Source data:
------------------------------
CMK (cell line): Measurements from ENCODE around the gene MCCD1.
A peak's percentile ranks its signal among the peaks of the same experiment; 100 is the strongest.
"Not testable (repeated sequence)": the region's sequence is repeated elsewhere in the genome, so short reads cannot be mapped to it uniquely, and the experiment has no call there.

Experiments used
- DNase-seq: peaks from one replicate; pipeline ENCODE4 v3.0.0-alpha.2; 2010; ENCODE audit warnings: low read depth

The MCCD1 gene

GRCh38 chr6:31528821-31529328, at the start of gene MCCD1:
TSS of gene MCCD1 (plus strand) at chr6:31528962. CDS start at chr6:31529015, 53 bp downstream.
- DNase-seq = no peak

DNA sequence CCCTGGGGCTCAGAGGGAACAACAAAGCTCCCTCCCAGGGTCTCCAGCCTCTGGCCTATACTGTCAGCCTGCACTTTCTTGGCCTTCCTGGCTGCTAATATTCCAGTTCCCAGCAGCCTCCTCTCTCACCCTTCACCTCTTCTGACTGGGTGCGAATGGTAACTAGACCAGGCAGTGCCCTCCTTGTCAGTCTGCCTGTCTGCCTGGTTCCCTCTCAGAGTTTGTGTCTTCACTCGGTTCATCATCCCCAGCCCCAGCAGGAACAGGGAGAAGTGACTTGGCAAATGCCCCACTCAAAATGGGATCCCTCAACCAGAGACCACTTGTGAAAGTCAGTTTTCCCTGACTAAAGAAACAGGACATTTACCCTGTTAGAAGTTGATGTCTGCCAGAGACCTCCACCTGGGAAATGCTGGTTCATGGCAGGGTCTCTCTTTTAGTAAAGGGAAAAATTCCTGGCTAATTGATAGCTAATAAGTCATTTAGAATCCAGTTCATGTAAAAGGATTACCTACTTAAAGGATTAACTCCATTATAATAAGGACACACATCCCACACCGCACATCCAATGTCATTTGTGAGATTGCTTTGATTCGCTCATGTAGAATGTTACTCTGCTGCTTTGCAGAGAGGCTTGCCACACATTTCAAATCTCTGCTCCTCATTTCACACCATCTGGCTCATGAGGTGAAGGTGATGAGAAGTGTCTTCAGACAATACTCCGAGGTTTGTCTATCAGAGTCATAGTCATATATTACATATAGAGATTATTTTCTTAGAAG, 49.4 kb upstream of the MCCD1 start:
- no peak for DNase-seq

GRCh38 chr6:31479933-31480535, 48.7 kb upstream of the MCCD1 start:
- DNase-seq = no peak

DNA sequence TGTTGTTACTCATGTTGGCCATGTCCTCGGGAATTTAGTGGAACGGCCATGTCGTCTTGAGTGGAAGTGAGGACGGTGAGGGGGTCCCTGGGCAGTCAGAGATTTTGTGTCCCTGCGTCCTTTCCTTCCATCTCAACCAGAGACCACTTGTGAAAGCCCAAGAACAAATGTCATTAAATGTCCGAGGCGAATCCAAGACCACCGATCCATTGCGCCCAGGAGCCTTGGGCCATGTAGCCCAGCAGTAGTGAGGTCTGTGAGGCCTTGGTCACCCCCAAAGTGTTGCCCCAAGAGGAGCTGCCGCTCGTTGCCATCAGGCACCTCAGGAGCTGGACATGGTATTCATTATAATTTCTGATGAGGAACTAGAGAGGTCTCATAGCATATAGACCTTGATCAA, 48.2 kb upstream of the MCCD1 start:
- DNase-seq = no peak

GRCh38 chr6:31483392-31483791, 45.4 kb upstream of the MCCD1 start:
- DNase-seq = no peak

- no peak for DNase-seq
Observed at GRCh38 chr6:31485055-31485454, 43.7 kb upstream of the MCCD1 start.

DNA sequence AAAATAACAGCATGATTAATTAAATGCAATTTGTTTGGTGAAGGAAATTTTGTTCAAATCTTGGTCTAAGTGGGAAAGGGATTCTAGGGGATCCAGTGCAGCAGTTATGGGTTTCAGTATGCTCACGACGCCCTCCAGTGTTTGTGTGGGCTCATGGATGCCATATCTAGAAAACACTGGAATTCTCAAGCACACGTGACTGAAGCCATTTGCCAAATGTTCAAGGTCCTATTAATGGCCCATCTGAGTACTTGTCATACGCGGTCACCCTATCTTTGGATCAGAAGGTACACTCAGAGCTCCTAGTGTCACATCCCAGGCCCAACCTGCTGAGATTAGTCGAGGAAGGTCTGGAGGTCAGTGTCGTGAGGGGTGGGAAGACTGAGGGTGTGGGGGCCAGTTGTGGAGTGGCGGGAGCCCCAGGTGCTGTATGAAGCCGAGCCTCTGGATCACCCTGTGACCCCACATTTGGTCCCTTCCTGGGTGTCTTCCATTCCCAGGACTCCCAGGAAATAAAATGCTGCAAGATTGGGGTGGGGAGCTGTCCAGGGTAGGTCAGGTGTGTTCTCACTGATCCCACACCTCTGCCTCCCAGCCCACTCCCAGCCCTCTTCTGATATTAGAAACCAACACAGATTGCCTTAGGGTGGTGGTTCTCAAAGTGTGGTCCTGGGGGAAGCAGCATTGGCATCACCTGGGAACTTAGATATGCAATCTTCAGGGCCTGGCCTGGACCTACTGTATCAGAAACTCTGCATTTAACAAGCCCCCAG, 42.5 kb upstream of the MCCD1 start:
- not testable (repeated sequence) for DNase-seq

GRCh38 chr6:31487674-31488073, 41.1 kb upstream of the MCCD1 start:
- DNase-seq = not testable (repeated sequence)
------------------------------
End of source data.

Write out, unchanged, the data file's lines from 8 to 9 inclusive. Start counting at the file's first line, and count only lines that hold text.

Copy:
TSS of gene MCCD1 (plus strand) at chr6:31528962. CDS start at chr6:31529015, 53 bp downstream.
- DNase-seq = no peak